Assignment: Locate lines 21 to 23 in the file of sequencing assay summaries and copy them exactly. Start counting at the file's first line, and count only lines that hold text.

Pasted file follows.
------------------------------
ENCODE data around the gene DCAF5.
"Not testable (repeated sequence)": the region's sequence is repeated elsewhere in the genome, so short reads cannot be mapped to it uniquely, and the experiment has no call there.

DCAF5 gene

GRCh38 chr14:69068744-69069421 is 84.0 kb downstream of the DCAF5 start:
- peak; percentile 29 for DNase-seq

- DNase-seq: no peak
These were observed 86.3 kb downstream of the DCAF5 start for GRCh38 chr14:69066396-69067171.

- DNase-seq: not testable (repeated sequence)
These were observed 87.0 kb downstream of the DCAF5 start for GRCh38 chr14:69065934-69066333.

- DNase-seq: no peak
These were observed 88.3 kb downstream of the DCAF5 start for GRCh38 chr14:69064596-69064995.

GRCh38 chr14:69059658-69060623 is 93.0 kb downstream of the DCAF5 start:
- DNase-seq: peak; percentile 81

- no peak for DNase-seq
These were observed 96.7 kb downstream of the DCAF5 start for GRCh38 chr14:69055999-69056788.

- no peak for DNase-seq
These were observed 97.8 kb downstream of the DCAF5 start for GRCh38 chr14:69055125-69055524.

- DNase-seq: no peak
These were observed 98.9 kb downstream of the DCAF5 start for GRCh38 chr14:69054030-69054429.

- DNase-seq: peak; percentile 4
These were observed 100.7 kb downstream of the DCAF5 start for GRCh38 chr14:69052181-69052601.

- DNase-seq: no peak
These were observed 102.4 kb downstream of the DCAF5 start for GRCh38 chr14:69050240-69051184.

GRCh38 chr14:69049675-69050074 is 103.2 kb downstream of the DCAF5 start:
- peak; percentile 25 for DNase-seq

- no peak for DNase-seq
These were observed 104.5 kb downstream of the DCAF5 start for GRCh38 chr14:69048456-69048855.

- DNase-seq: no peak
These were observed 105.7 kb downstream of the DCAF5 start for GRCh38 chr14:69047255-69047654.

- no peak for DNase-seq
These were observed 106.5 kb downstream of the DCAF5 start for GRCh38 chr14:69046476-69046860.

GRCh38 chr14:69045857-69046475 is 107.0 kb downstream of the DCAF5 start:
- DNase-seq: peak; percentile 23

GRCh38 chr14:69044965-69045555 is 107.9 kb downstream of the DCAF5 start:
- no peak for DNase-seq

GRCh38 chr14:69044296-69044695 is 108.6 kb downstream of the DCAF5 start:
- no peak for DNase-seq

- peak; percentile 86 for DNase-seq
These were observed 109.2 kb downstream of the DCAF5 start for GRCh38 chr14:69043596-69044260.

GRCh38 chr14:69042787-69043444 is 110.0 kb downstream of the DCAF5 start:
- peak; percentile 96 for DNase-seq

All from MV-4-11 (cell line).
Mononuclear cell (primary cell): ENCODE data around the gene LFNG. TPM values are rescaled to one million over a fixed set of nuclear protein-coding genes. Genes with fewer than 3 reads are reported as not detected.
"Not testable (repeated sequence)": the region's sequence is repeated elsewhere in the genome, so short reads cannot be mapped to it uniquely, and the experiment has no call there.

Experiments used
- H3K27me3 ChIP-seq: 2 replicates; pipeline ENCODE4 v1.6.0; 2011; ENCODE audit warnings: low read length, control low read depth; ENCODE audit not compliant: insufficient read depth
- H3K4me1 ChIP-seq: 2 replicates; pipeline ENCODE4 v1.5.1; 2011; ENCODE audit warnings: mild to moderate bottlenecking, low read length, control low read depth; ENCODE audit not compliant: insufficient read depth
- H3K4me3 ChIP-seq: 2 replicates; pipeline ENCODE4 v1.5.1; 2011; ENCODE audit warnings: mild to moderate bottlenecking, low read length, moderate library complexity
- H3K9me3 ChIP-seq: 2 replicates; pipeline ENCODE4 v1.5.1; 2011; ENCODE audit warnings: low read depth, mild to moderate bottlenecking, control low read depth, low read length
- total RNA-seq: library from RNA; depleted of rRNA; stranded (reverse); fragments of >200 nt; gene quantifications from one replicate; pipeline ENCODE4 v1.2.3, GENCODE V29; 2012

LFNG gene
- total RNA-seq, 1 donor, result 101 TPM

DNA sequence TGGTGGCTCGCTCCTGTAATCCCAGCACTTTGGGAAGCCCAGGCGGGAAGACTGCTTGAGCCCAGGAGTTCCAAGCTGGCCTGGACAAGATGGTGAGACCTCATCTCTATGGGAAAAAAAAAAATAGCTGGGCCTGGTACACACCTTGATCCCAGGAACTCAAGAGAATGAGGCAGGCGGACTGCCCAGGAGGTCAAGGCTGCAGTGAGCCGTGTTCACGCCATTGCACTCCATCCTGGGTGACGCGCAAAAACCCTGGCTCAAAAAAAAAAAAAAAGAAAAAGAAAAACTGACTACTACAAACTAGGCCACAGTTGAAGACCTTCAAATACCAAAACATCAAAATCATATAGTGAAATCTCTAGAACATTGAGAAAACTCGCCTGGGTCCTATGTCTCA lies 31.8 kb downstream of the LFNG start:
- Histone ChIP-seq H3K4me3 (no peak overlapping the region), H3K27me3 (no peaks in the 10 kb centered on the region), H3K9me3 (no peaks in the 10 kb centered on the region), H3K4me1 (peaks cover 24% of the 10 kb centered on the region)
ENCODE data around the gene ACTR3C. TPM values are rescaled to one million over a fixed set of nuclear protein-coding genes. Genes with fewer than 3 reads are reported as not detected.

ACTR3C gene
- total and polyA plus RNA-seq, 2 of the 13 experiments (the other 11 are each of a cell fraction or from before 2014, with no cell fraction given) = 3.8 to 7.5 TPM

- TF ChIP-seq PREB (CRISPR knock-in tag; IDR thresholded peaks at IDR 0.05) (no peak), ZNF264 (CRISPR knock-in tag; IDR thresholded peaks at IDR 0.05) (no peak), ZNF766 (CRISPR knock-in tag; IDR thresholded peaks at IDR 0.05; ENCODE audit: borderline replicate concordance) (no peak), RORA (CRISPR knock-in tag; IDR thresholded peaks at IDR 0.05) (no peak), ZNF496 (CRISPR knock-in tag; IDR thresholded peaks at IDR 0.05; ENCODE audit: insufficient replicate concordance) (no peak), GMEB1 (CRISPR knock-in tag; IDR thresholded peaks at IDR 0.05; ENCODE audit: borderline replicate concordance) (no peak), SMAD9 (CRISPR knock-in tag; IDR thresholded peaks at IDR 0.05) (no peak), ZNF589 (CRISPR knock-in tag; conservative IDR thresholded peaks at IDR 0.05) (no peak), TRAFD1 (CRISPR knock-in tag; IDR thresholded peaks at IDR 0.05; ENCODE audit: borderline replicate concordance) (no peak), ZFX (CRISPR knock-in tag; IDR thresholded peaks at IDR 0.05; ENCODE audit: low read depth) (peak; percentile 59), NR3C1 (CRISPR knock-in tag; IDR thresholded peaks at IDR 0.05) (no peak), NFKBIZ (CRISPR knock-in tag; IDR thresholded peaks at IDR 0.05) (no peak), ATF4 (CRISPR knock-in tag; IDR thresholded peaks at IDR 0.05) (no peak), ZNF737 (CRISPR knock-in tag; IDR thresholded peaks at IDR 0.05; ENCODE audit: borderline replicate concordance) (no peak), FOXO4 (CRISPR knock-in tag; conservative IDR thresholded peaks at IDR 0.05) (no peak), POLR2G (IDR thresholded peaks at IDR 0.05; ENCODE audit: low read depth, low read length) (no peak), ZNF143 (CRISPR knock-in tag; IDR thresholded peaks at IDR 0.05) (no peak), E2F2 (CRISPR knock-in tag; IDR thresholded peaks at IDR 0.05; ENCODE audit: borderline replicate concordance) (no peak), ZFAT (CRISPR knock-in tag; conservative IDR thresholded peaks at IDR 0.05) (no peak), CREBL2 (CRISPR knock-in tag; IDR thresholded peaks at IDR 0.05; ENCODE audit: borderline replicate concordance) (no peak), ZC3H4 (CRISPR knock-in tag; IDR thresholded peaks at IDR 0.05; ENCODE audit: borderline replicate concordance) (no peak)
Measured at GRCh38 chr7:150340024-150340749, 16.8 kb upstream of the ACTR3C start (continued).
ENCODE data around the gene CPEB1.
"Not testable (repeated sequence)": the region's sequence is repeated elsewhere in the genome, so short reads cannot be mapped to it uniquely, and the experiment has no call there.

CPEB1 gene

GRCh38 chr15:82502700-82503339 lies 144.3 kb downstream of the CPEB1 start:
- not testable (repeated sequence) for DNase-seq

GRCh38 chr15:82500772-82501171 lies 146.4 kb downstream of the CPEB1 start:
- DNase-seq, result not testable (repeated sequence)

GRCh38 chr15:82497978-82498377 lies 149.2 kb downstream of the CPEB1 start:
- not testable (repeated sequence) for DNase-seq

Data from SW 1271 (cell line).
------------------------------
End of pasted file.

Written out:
These were observed 100.7 kb downstream of the DCAF5 start for GRCh38 chr14:69052181-69052601.

- DNase-seq: no peak
These were observed 102.4 kb downstream of the DCAF5 start for GRCh38 chr14:69050240-69051184.